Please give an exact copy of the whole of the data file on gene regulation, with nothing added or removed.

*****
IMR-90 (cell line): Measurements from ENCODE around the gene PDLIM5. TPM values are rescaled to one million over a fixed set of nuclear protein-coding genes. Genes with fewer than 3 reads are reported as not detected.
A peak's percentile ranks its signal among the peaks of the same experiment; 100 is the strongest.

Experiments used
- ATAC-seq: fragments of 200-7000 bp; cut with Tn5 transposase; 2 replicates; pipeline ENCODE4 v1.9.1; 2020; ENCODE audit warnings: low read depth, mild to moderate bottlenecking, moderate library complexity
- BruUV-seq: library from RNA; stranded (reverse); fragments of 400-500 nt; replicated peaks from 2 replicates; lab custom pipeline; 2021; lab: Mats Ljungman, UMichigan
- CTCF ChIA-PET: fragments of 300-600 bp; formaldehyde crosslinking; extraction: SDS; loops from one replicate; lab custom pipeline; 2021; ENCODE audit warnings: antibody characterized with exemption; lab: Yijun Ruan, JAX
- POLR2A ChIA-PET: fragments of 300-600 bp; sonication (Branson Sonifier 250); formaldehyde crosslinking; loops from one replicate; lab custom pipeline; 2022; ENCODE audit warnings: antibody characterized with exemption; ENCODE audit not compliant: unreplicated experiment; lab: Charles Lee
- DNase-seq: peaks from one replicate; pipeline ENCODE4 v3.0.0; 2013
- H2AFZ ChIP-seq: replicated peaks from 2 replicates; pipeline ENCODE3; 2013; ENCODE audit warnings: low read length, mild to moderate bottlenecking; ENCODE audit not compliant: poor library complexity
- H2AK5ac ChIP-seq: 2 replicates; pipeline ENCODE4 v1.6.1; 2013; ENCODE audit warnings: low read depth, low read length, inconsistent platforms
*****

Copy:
IMR-90 (cell line): Measurements from ENCODE around the gene PDLIM5. TPM values are rescaled to one million over a fixed set of nuclear protein-coding genes. Genes with fewer than 3 reads are reported as not detected.
A peak's percentile ranks its signal among the peaks of the same experiment; 100 is the strongest.

Experiments used
- ATAC-seq: fragments of 200-7000 bp; cut with Tn5 transposase; 2 replicates; pipeline ENCODE4 v1.9.1; 2020; ENCODE audit warnings: low read depth, mild to moderate bottlenecking, moderate library complexity
- BruUV-seq: library from RNA; stranded (reverse); fragments of 400-500 nt; replicated peaks from 2 replicates; lab custom pipeline; 2021; lab: Mats Ljungman, UMichigan
- CTCF ChIA-PET: fragments of 300-600 bp; formaldehyde crosslinking; extraction: SDS; loops from one replicate; lab custom pipeline; 2021; ENCODE audit warnings: antibody characterized with exemption; lab: Yijun Ruan, JAX
- POLR2A ChIA-PET: fragments of 300-600 bp; sonication (Branson Sonifier 250); formaldehyde crosslinking; loops from one replicate; lab custom pipeline; 2022; ENCODE audit warnings: antibody characterized with exemption; ENCODE audit not compliant: unreplicated experiment; lab: Charles Lee
- DNase-seq: peaks from one replicate; pipeline ENCODE4 v3.0.0; 2013
- H2AFZ ChIP-seq: replicated peaks from 2 replicates; pipeline ENCODE3; 2013; ENCODE audit warnings: low read length, mild to moderate bottlenecking; ENCODE audit not compliant: poor library complexity
- H2AK5ac ChIP-seq: 2 replicates; pipeline ENCODE4 v1.6.1; 2013; ENCODE audit warnings: low read depth, low read length, inconsistent platforms